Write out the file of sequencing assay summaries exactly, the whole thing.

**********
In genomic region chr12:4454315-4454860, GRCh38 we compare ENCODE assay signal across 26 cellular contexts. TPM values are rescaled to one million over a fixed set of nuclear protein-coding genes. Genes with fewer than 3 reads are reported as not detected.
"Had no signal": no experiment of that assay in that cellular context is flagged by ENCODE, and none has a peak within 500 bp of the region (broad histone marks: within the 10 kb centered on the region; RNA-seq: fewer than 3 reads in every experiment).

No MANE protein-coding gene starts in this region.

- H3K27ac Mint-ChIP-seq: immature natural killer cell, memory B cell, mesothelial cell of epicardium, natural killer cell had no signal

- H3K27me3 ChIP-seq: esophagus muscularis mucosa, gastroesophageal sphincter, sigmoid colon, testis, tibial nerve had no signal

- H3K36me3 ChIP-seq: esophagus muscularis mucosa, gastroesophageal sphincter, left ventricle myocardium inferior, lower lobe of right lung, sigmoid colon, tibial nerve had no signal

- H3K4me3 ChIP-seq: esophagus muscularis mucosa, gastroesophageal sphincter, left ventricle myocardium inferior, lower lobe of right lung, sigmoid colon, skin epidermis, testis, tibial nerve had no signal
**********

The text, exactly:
In genomic region chr12:4454315-4454860, GRCh38 we compare ENCODE assay signal across 26 cellular contexts. TPM values are rescaled to one million over a fixed set of nuclear protein-coding genes. Genes with fewer than 3 reads are reported as not detected.
"Had no signal": no experiment of that assay in that cellular context is flagged by ENCODE, and none has a peak within 500 bp of the region (broad histone marks: within the 10 kb centered on the region; RNA-seq: fewer than 3 reads in every experiment).

No MANE protein-coding gene starts in this region.

- H3K27ac Mint-ChIP-seq: immature natural killer cell, memory B cell, mesothelial cell of epicardium, natural killer cell had no signal

- H3K27me3 ChIP-seq: esophagus muscularis mucosa, gastroesophageal sphincter, sigmoid colon, testis, tibial nerve had no signal

- H3K36me3 ChIP-seq: esophagus muscularis mucosa, gastroesophageal sphincter, left ventricle myocardium inferior, lower lobe of right lung, sigmoid colon, tibial nerve had no signal

- H3K4me3 ChIP-seq: esophagus muscularis mucosa, gastroesophageal sphincter, left ventricle myocardium inferior, lower lobe of right lung, sigmoid colon, skin epidermis, testis, tibial nerve had no signal